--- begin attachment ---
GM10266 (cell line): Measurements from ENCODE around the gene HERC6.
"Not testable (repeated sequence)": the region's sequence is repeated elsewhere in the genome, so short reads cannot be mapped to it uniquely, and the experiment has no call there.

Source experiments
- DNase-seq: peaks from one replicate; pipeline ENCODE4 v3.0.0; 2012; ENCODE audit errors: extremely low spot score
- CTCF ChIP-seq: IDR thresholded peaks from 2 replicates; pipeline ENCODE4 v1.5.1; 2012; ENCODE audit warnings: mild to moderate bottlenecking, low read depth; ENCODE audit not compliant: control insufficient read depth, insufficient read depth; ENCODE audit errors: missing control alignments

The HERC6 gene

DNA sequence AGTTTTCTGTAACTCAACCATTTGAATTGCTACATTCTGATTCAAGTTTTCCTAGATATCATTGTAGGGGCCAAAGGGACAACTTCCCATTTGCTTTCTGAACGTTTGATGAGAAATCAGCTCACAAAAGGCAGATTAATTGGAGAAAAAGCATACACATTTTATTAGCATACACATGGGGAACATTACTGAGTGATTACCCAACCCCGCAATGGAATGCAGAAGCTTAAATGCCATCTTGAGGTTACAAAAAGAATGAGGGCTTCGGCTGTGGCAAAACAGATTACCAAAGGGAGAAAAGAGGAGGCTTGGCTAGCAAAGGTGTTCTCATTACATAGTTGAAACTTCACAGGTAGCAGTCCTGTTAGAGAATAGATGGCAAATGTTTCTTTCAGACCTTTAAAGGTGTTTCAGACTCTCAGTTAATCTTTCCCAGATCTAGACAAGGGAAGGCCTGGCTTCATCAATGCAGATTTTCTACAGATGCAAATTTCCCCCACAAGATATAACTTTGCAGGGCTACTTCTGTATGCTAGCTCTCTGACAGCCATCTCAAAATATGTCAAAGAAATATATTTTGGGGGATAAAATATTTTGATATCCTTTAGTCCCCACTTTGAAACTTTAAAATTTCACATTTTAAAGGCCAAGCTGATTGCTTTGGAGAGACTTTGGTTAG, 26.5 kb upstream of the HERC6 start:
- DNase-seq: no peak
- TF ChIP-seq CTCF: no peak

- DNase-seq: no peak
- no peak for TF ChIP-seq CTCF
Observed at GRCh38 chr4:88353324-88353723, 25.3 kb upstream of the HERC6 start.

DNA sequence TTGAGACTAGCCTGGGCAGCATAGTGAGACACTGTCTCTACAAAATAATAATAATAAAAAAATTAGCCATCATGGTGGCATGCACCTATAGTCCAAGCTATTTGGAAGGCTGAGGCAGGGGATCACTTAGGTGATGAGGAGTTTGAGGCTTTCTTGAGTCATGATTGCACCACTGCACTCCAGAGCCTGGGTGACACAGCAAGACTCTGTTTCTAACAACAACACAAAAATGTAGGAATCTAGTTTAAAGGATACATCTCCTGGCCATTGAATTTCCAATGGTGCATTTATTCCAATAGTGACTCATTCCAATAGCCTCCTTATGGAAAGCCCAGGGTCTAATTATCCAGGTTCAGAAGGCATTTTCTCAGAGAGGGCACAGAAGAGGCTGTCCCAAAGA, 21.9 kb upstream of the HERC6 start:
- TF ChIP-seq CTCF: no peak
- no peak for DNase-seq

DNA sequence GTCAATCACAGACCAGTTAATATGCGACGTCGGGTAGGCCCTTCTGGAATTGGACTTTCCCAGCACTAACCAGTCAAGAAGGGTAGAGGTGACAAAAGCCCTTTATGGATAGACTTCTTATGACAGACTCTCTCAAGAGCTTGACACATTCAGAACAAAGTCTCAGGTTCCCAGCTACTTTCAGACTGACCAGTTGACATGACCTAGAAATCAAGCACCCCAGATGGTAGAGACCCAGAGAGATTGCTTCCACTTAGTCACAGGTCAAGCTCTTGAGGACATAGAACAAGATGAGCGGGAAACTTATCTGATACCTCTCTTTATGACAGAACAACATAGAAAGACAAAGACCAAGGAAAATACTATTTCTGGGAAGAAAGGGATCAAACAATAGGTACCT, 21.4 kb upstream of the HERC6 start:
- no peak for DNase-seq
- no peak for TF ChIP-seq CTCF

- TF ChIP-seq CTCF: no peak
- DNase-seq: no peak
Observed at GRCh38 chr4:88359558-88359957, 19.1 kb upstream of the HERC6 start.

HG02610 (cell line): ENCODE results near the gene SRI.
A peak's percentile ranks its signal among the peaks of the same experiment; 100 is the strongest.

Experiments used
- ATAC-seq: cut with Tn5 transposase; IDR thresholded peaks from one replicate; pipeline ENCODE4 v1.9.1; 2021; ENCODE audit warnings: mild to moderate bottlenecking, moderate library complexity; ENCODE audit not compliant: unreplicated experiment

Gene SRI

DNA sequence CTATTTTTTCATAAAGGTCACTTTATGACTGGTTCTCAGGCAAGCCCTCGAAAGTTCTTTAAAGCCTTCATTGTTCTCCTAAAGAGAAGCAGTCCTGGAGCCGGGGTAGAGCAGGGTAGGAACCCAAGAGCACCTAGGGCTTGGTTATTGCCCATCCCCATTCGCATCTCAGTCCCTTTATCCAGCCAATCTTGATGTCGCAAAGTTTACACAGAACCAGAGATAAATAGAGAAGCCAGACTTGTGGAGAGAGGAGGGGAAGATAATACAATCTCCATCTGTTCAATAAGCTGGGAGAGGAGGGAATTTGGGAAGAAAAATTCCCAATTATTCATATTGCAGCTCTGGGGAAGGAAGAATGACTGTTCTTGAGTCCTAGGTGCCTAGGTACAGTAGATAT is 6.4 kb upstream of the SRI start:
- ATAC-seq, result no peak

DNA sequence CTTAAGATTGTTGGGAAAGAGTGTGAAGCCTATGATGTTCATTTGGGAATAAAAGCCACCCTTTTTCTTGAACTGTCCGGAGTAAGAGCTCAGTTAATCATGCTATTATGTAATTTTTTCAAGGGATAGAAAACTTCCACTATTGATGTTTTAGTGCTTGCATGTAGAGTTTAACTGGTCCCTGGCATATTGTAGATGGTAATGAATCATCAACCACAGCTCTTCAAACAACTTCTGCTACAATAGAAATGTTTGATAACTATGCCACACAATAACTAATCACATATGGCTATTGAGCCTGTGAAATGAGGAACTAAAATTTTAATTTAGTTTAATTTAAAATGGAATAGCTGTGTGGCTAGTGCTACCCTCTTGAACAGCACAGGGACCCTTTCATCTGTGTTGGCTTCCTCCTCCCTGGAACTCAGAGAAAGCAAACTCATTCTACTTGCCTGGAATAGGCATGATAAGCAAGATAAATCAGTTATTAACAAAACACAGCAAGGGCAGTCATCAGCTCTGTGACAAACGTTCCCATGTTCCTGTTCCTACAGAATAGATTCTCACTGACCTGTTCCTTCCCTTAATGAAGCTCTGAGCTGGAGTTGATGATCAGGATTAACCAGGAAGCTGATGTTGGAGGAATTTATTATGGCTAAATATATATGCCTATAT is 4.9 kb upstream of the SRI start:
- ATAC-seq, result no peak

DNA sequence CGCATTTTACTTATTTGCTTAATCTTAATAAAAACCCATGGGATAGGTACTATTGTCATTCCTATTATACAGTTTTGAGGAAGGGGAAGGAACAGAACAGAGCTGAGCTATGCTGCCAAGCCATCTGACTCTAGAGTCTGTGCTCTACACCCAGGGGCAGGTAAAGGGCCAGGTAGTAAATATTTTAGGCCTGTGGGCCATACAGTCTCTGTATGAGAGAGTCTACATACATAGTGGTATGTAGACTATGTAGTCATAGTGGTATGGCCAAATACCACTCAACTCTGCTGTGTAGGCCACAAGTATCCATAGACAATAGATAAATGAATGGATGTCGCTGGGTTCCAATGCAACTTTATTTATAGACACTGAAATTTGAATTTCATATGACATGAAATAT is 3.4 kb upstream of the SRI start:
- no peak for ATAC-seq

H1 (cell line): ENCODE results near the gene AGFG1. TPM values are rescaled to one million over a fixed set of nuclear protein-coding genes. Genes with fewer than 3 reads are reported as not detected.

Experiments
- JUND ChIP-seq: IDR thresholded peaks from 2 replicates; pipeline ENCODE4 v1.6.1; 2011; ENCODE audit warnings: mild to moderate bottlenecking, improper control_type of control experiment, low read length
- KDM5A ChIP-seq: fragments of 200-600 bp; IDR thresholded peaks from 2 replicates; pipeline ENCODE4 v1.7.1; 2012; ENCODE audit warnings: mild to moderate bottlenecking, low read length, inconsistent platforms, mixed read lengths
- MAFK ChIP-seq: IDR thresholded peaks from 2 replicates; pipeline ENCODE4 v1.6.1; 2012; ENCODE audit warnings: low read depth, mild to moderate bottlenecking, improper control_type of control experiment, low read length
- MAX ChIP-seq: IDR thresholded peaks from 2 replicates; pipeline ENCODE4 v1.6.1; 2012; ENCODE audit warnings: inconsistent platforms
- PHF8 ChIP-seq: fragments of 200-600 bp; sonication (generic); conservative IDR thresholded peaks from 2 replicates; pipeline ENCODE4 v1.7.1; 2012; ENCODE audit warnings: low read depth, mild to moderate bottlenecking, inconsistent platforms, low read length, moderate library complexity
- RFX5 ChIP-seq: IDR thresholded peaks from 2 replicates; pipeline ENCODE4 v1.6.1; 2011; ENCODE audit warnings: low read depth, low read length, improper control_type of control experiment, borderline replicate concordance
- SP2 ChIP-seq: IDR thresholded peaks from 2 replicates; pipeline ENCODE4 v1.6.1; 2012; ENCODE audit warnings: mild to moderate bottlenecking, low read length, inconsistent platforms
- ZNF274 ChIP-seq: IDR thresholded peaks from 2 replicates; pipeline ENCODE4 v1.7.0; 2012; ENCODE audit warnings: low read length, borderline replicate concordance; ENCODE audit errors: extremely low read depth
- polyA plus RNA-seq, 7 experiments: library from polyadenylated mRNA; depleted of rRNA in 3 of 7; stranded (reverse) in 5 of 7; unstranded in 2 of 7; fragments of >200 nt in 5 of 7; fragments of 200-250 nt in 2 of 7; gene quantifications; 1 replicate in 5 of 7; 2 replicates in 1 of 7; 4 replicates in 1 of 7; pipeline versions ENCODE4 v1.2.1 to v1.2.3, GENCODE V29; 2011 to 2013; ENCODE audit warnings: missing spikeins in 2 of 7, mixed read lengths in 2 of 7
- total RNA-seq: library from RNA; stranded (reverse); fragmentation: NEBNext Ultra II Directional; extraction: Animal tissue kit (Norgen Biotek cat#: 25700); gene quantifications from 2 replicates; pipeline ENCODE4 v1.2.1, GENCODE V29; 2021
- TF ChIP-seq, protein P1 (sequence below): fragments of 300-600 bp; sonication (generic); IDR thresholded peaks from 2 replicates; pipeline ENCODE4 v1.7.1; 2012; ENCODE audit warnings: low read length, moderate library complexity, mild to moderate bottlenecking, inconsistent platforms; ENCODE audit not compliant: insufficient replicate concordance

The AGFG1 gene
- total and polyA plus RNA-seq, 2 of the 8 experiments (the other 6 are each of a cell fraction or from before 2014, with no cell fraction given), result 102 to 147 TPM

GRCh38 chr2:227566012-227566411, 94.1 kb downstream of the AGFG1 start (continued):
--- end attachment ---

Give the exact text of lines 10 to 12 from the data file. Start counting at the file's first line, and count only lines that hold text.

- DNase-seq: no peak
- no peak for TF ChIP-seq CTCF
Observed at GRCh38 chr4:88353324-88353723, 25.3 kb upstream of the HERC6 start.